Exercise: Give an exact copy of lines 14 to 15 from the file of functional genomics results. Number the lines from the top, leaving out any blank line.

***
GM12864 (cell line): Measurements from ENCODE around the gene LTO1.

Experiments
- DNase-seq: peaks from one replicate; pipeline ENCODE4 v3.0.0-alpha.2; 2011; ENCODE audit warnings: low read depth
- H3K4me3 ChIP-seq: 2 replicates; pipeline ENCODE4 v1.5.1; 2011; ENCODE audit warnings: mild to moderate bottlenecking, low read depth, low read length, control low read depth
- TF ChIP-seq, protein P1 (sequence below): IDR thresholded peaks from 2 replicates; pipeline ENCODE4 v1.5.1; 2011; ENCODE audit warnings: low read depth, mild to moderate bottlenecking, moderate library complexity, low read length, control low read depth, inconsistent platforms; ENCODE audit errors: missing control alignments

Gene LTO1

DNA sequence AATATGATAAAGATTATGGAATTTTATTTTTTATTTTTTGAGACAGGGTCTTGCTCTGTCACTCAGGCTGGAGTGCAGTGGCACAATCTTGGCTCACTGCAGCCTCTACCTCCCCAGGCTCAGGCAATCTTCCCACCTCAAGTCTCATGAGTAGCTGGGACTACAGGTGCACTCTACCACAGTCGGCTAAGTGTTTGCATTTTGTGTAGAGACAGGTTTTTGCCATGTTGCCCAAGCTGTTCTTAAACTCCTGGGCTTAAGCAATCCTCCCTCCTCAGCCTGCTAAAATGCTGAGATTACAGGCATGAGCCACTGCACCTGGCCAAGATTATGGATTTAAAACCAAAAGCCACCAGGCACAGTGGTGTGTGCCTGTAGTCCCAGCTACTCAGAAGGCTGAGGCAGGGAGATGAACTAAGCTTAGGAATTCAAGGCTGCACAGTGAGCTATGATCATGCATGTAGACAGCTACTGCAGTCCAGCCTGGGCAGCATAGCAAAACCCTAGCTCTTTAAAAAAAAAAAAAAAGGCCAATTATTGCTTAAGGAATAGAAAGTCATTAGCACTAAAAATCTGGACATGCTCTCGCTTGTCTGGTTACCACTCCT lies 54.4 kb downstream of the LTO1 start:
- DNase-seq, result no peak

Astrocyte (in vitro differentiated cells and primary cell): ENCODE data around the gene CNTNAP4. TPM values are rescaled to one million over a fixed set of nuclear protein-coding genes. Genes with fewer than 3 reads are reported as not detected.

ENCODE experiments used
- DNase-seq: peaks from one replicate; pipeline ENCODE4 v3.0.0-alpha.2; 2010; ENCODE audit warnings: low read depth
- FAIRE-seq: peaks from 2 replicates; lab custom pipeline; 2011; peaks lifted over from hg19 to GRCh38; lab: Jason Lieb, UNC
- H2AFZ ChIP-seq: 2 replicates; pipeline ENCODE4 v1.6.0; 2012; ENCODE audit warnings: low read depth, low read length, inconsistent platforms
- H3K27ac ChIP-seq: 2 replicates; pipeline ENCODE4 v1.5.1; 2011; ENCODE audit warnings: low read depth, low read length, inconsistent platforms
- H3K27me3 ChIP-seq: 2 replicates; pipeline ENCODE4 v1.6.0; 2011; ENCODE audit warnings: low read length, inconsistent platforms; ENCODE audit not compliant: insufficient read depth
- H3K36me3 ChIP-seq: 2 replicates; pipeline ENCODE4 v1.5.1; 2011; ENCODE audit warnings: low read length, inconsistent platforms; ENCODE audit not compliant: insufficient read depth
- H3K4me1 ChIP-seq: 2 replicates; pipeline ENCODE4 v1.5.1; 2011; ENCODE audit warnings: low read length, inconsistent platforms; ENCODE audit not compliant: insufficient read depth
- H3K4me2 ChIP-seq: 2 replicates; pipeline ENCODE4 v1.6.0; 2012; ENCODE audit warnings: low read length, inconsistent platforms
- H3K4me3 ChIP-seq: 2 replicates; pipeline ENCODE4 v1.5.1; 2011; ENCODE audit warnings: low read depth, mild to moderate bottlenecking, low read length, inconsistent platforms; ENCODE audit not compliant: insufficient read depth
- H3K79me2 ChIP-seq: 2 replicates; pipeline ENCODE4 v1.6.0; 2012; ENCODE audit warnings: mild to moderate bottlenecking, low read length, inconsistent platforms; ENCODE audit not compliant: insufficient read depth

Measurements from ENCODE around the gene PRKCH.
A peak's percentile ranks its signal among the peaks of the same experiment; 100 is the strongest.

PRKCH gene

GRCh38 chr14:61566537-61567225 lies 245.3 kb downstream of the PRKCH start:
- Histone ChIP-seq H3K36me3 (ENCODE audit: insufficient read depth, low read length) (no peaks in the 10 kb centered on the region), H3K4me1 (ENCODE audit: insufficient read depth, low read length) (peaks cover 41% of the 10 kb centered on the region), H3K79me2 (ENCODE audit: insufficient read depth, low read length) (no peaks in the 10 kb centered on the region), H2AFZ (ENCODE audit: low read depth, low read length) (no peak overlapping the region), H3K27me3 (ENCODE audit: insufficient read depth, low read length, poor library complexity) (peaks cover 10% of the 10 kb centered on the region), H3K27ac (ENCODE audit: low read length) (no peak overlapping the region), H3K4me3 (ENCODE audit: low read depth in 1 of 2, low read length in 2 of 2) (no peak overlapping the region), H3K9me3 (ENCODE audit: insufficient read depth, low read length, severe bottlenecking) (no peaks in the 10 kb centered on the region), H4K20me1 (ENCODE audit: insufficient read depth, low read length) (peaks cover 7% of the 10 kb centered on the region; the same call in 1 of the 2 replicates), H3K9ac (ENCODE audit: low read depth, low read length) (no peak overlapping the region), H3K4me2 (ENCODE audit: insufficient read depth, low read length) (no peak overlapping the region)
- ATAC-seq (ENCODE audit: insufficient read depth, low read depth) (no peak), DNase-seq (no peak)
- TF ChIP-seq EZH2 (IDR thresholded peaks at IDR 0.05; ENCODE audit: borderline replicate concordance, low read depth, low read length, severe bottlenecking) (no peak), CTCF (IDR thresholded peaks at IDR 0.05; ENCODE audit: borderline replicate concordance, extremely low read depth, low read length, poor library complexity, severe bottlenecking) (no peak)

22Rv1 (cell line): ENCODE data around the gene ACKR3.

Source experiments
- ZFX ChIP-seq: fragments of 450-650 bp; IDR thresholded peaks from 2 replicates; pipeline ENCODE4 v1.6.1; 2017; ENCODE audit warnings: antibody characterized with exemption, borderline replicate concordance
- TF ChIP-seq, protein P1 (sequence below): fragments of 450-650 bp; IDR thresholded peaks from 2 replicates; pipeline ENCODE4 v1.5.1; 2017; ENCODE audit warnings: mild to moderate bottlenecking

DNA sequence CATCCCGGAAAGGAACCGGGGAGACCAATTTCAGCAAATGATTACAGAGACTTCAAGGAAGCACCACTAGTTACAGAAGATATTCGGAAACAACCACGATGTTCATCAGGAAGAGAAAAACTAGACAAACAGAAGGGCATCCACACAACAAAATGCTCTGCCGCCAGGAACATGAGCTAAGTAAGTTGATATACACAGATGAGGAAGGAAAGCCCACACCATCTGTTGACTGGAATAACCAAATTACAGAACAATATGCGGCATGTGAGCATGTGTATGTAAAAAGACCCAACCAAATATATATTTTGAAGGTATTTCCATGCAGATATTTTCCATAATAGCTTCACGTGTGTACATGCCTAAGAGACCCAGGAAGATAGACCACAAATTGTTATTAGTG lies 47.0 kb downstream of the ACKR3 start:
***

- H3K27ac ChIP-seq: 2 replicates; pipeline ENCODE4 v1.5.1; 2011; ENCODE audit warnings: low read depth, low read length, inconsistent platforms
- H3K27me3 ChIP-seq: 2 replicates; pipeline ENCODE4 v1.6.0; 2011; ENCODE audit warnings: low read length, inconsistent platforms; ENCODE audit not compliant: insufficient read depth